Date: Fri, 20 Dec 1996 19:41:44 -0500 Subject: [Atheist] re: AANEWS for December 20, 1996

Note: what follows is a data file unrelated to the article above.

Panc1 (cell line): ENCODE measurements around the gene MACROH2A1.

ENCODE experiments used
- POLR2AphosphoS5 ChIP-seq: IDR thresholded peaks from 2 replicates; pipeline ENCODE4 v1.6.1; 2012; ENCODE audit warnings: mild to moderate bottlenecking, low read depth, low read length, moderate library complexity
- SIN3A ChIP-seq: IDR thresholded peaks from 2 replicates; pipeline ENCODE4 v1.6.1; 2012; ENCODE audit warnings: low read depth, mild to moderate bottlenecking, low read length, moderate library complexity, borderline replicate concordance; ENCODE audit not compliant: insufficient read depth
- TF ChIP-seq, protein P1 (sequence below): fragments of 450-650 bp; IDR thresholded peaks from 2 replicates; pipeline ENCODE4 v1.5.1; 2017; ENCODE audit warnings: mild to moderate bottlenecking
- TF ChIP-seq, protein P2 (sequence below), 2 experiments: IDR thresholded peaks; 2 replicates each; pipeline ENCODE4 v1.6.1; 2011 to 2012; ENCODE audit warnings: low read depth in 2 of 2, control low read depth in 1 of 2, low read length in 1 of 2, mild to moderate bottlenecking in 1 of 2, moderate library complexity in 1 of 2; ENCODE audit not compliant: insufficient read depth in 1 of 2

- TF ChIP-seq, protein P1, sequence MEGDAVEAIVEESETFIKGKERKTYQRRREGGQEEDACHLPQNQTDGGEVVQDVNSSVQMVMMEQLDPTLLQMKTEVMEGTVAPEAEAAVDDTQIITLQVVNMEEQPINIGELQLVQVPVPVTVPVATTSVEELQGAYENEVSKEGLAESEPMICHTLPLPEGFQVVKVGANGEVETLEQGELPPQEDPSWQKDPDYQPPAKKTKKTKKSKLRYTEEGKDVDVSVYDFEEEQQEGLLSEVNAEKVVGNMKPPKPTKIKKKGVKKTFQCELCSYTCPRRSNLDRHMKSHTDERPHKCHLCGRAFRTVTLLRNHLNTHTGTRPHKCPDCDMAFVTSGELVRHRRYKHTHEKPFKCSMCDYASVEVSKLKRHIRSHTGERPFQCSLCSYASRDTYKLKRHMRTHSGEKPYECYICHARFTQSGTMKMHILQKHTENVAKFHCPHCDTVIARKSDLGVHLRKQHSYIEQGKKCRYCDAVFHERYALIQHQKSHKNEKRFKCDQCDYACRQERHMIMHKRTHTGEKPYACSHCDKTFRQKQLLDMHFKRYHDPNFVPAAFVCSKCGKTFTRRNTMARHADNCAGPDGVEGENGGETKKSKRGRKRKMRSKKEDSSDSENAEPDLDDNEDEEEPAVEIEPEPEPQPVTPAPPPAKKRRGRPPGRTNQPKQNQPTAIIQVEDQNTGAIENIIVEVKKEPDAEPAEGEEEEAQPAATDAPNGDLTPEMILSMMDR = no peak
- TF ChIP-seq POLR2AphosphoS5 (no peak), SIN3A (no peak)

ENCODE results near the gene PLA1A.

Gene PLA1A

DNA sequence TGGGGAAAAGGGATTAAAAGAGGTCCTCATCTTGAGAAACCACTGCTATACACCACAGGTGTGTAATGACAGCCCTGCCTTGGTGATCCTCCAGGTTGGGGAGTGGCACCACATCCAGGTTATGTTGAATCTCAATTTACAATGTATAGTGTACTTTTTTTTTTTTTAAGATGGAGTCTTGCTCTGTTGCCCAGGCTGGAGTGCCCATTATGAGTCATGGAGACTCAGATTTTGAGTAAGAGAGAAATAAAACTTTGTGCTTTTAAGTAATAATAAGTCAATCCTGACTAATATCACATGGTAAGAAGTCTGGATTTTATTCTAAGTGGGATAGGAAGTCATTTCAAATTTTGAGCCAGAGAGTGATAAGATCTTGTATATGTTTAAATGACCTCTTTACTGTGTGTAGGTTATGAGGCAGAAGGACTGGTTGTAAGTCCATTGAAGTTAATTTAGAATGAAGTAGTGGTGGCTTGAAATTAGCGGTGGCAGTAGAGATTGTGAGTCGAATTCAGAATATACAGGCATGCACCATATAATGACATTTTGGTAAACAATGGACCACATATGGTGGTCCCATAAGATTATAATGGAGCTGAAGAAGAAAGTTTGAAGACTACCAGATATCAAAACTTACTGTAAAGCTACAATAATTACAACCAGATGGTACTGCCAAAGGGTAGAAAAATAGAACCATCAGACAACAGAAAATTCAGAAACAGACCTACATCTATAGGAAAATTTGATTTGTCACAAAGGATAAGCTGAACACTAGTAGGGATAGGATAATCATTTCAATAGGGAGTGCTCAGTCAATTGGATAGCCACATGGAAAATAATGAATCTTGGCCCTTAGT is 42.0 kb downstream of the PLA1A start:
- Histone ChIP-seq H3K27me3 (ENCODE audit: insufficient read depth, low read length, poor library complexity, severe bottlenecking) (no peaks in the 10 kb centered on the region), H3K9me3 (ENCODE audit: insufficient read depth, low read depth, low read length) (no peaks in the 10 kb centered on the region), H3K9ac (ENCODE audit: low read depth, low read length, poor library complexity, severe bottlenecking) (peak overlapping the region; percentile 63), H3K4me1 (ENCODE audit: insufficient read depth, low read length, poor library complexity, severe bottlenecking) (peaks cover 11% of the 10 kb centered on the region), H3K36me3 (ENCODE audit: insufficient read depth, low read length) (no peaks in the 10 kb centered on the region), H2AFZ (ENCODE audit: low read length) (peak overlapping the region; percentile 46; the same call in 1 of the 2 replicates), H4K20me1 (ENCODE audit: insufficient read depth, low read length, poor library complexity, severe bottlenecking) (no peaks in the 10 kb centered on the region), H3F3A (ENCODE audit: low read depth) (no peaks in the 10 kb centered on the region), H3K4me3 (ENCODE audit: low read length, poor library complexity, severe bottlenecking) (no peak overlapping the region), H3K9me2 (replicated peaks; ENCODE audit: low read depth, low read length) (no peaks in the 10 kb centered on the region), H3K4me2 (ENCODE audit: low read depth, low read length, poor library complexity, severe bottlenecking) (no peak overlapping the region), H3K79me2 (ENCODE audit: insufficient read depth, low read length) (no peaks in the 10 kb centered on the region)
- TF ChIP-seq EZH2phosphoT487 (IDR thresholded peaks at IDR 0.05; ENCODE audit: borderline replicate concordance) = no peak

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Date: Fri, 20 Dec 1996 19:41:44 -0500 Subject: [Atheist] re: AANEWS for December 20, 1996 (Nightowl Edition) Reply-To: aanews@listserv.atheists.org from: AMERICAN ATHEISTS subject: AANEWS for December 20, 1996 (Nightowl Edition) A M E R I C A N A T H E I S T S nnnnnnnnnnnnnnnnnnnnnnnnnnnnnnnn nnnnnnnnnn AANEWS nnnnnnnnnn #220 uuuuuuuuuuuuuuuuuuuuu12/20/96 (Nightowl Edition) ATHEISTS SEEK REMOVAL OF NATIVITY DISPLAY IN TEXAS American Atheists today sent out a press release calling for the immediate removal of a Christian religious display on the main courthouse square in Weatherford, Texas. AA State Director Dick Hogan called upon residents of Parker County to place religious symbols and exhibits "on their own properties and the lawns of their churches." He added: "They do not because this is really about putting the imprimatur of government on their fantasy. It's about associating citizenship with religiosity." In a statement to the media, AA criticized a judge who earlier refused to have the display removed. "Contrary to what Judge Ben Long has stated our constitution and the Republic of the United States were not inspired by religious faith but by a critical attitude toward religion and a desire to secularize national life." Mr. Hogan added that "Although the constitution is essentially a majoritarian document, the Bill of Rights is not. And it does not matter at all if the majority of the residents of Parker County want the display. The First Amendment is not something that is subject to majority vote." ** ONE ATHEIST'S MESSAGE ~ "THE TRUE MEANING OF CHRISTMAS" (Editor's note: We received the following from Oregon aanews correspondent Kevin Courcey. His thoughts on "The True Meaning of Christmas" are especially timely -- tomorrow, at 9:06 a.m. Eastern marks the Winter Solstice, that time of the year when the sun reaches its lowest point in its annual journey through the sky. As Mr. Courcey points out, that natural event is the real basis of the holiday which later was transmogrified into "Christmas") by Kevin Courcey The festival now called Christmas is far older than Christianity. It is a relic of sun-worship. It is the day on which the sun triumphs over the hosts of darkness; and thousands of years before the republic of Rome existed, before one stone of Athens was laid, before the Pharaohs ruled in Egypt, before the religion of Brahma, before Sanskrit was spoken, men and women crawled out of their caves, pushed the matted hair from their eyes, and greeted the triumph of the sun over the powers of the night. The ancient Vikings and Druids would actually build huge bonfires on hilltops the night of the solstice in order to give the sun just enough of a boost to help it stay up a little longer the next day. Later, this rebirth of the sun was celebrated through the myths of the sun-gods, who were, like the sun the day after the solstice, metaphorically raised from the dead. The major festival in ancient Rome was called the "Saturnalia," and it centered around the winter solstice. When the Julian calendar was first devised, the solstice fell on December 21st. However, due to an error in the calender (it was off by 6 hours and 11 minutes a year), by the third century the solstice had crept forward to December 24th. At this time, the Emperor Aurelian established an official holiday (the festival of the "unconquered sun") on December 25, in honor of the a Syrian sun god, "Sol." This established December 25th as the official solstice, and all other religions which worshipped sun gods also accepted December 25th as the fixed date fore their celebrations. By the fourth century, many Christians were referring to this festival as the holiday of the "unconquered s-o-n," a fairly clever play on words; and by 350 a.d., Pope Julius I decreed that the nativity of Christ should be celebrated on the same day as all the other sun gods, namely, December 25th. Some of the other sun gods whose birthdays were celebrated on December 25th were Marduk, Osiris, Horus, Isis, Mithra, Saturn, Sol, Apollo, Serapis, and Huitzilopochli. If you were to wander around ancient Rome on December 24, a few years before the reported birth of Christ, you would find much merriment and celebrating. In an underground temple outside the city, you would find the birth of the sun-god Mithra being celebrated. At midnight, the first minute of December 25, the temple of Mithra would be lit up with candles, incense would be burning, and priests in white garments would be reciting the history of Mithra. They would tell the faithful of how Mithra killed a cosmic white bull. When he did so, the bull became the moon, Mithra's cloak became the night sky and stars, and the blood of the bull gave birth to all life on earth. After the creation, Mithra retired to heaven, until he returned to act as savior to all mankind. You would hear the story of how a star fell from the sky when Mithra was born, how shepherds witnessed the birth, and how Zoroastrian priests called Magi followed the fallen star to worship him, and how they brought crowns of gold to the newborn "King of Kings." In another section of the city, the Egyptians would be celebrating the birthday of their god Horus. They would recite the story of how Horus was born of a virgin in a stable on December 25, and how the priests would have reconstructed this manger scene in their temple, with the baby Horus lying in the manger with his virgin mother, Isis, standing beside him. Of course the Magi would also be shown to be in attendance at the birth. The priests would tell the life story of Horus; how he would go onto perform many miracles, such as walking on water and casting out demons; how he would be betrayed by one of his own, tried before an emperor, and crucified to atone for the sins of man, finally to be resurrected from the dead. So, when you hear someone say, "we ought to get back to the TRUE MEANING of Christmas," explain to them that the original meaning is a pagan celebration of nature, or the rebirth of the sun. Remind them that for more than 4,000 years, this has been a time of feasting, visiting with relatives and friends, and gift giving. We are simply celebrating the most precious gift we could possibly have on this planet -- the gift of warmth and sunlight. ** WINTER SOLSTICE ~ December 21, 1997, 9:06 a.m. ET ** THEISTWATCH SHORT SHOTS In Iran, one of the nation's hard-line clerics has called for government restrictions on the internet since unrestricted and unregulated communication would feed "poison" to the masses. "Internet should be restricted to research and scientific centers," declared Ayatollah Ahmad Jannati during a weekly sermon at Tehran University. He told the crowd of male students: "Beyond that, it is poison fed to people...It (the internet) is poisoned thought, moral and attitude" and "was much worse than food poisoning since 100 doctors put together could not cure such a case in a short time." Janatti is associated with the militant Hezbollah organization in Iran (Party of God), and frequently works with an affiliated group known as "Supporters of Hezbollah." He helped to organize the "Week for Promoting Virtue and Prohibiting Vice," and event which spurred Islamic militants to attack mixed-sex bicycle rides, "un-Islamic" movies in theatres and other manifestations of impurity. ** As reported in Wednesday's AANEWS, the infamous Skinner's Butte Cross in Eugene Oregon may finally be history. The U.S. Supreme Court refused to hear an appeal by a local American Legion Post, thus letting stand a Circuit Court decision that found the 51-foot steel and concrete cross a clear endorsement of religion by government. But cross boosters still aren't going down without a fight. The cross must come down sooner or later, of course, but aanews correspondent Kevin Courcey reports that May Ruth Bascom has ordered that the cross be lighted starting this evening through December 28 -- a practice since 1970. Her Honor terms her decision to use taxpayer money to illuminate this unconstitutional erection as a "judgment call." Kudos, though, to Charles Porter, the Eugene attorney who led the recent court effort to get rid of the cross on Skinner's Butte. In victory, he is gracious. Mr. Porter told the Eugene Register-Guard: "The cross has been deemed unconstitutional and must come down, but there's no big emergency about it." We appreciate his sense of fair play, especially in a community divided by this intrusion of religion into civic life, but we must take exception to his claim that lighting the Skinner's Butte cross this one last Christmas is "legally and morally correct." It isn't. But it may be a step toward healing the community. ** We just don't understand the inconsistency of some religious fundamentalist and zealots. When it comes to defending their own freedom, they at times are willing to take on the most oppressive institutions of government, and can appear to be staunch defenders of free expression. But free expression, like other liberties, is often something they dispense in measured, limited amounts -- for themselves, not for everyone else. A case in point may be a hellfire-and-brimstone preacher named Rick Strawcutter, who is operating a pirate radio station from his church in Adrian, Michigan. At only 95-watts, it's not exactly clogging the airwaves. But Radio Free Lenawee, at 97.7 FM says "God, Guns & Guts Made America -- Let's Keep All Three," according to media reports. Strawcutter told CNN that "There are a lot of small voices like mine that need to be heard in this country, and we feel, in large measure, we're being suppressed." We can only hope that Rev. Strawcutter and his congregation are as generous with the rights of others, and other important electronic media including the internet! ** In Clearwater, Florida, hundreds of people are converging on a local office building in hopes of seeing what some maintain is a miraculous apparition of the Virgin Mary. The image seems to appear on the tinted windows of a building housing a finance company office. According to news reports, it shimmers and changes colors -- and some insist that they can see the outline of a hooded robe with a countenance similar to that of the Virgin. A nun affiliated with the Order of Saint Anne in Bangalore, India told CNN that the miracle shows "God is giving us a sign... God is telling us it is time to change our ways." People are flocking around the building, some kneeling to prayer, others going into ecstatic gyrations. "The wall in front of the image has become a shrine, piled with candles, photos of children, handwritten prayers and funeral notices," reports the CNN "Fringe" page. There are traffic jams, and local police have now had to barricade the front of the building. Skeptics suggest that "the Window Glass Virgin" is an optical illusion caused by sun light reflecting off water left by sprinklers. A local radio station has reportedly threatened to send a crew to the building to clean the windows. Any volunteers? ** Those of you who have followed the creche controversy in Pittsburgh may recall how city commissioners and local religious groups were all in favor of free expression when it came to erecting a Christian nativity scene on public property in front of a local courthouse. Things changed, though, when local Ku Klux Klanners announced plans for a cross of their own. Suddenly, said one religious leader, everything went from good to bad; and government commissioners, previously defenders of free expression, denied the Klan its petition. Local churches then announced that they would rather not have their creche than compete with the local bigots in sheets. Our local aanews correspondent, Gary Gahagan, muses: "First off, I don't believe for a second the reason they won't challenge the commissioners is because of "the spirit of the Christmas season." These clergy don't want a KKK cross beside their creche...Isn't it ironic that it took something that the Christians found distasteful, the Klan cross as the reason not to erect a creche that we atheists found distasteful?" Indeed. And these sorts of squabbles are another reason why religion should be kept out of the public square, and firmly in the churches, temples, mosques and klan rallies. We are following another story, though, this one in Auburn, Indiana where the Klan has received permission from DeKalb County Commissioners to erect a 6-foot cross emblazoned with "KKK" in a downtown public park, by the steps of the local courthouse. ** Florida -- which this past year endured a divisive battle over prayer in public schools -- may not become a battleground once again in the "culture war." State Senator John Grant has filed legislation which would prevent Florida from recognizing gay marriages, and extending benefits traditionally reserved for heterosexual, married couples to same-sex partners. No state currently extends legal recognition to gay marriages, although Hawaii may become the first to do so after a court ruled its constitution does indeed allow lesbian and gay couples to marry. That decision is being appealed. Meanwhile, a spokesperson for the Human Rights Task Force of Florida told an American Civil Liberties Union publication: "It always surprises me when Republicans like John Grant get all worked up over issues like this. I always thought they were a party to say we want government out of people's lives." ** Yesterday, American Atheists announced plans to counter-demonstrate against the Promise Keepers movement which will try to bring 1,000,000 alpha-male types to Washington, D.C. in the fall of 1997. PK is a religious fundamentalist group founded by former football coach Bill McCartney which likes to organize rallies and prayer-fests in athletic venues like stadiums. A good deal of the group's vocabulary is laced with trendy sports metaphors and terminology; and the PK line is distinctly patriarchal -- the goal of having men reclaim their position over women "as heads of household." A recent article in The Nation observed that "P.K. men are counseled that they've mistakenly given wives their leadership role, and must take it back -- gently but without compromise!" As a group, of course, women have heard this kind of bunk before in one way or another; Promise Keepers thus is the equivalent of a bunch of guys swilling cheap beer at a bar talking about "the good 'ol days," all the while displaying the cracks of the their butts to the general public. "Heads of household." Yeah, right. But don't write off the power of the Promise Keepers, which has emerged as one of the most sophisticated fundamentalist religious movements in the country. With an annual budget of $65 million, the group can indeed deliver on its promise to hold its own Million Man March. The theme for the Fall, 1997 shindig is "Stand in the Gap," a reference caused presumably by lack of faith, moral relativism, divorce, adultery and crime. A PK leader, in announcing plans for the Christian MMM, declared: "This gathering is not to demonstrate our power before men, but to display our poverty before Almighty God." ** Hey, speaking of "heads of household" and other excrescences of male supremacy, how 'bout this quote: "The woman has the task of being pretty, and of bringing children into the world. This is not such a crude and old-fashioned idea as it sounds. The female bird cleans herself for her husband, and cares for the eggs. And in exchange, the male bird takes care of bringing home dinner. He also stands watch and fights away all enemies." This dubious insight into sociobiology could have come from any number of contemporary political or religious leaders who would do just about anything in the quest to justify keeping the "fair sex" barefoot, pregnant, submissive and in the home. In fact, the author of the quote was an active anti-abortion zealot, who helped enact two vital pieces of anti-abortion legislation. Thanks to his efforts at outlawing abortion and making enforcement of such laws a top priority, convictions for the offense rose a whopping 65% in a six year period. Got a clue who this might be? The quote is by Dr. Joseph Goebbels. And beginning in 1933, he was helping to ramrod tough anti-abortion legislation in Germany. From 1935 on, doctors and midwives had to notify police of every miscarriage, and the circumstances were investigated. That task eventually fell under the domain of Heinrich Himmler, head cop for the Third Reich, who established the Central Agency for the Struggle Against Homosexuality and Abortion. In 1943, a law entitled "Protection of Marriage, Family, Motherhood" called for the death penalty in 'extreme cases.' ** TIME IS RUNNING OUT -- HELP US REACH 10,000 AANEWS READERS! The Winter Solstice marks more than just the sun's lowest point in its annual journey through our apparent sky. It also means that there are just a few days left in our ambitious campaign to reach the goal of having 10,000 readers for aanews! Won't you help? Why not forward an aanews dispatch to a friend who might be interested in joining our family of regular readers; or post aanews to your home page or local bulletin board. You'll be helping us reach our goal, and to spread the message about Atheism and state-church separation. Thanks for your efforts! ** About This List... AANEWS is a free service from American Atheists, a nationwide movement founded by Madalyn Murray O'Hair for the advancement of Atheism, and the total, absolute separation of government and religion. For information about American Atheists, send mail to info@atheists.org and include your name and postal mailing address. You may forward, post or quote from this dispatch, provided that appropriate credit is given to aanews and American Atheists. For subscribe/unsubscribe information, send mail to aanews-request@listserv.atheists.org and put "info aanews" (minus the quotation marks, please) in the message body. Edited and written by Conrad F. Goeringer, The LISTMASTER (cg@atheists.org). Internet Representative for American Atheists is Margie Wait, irep@atheists.org.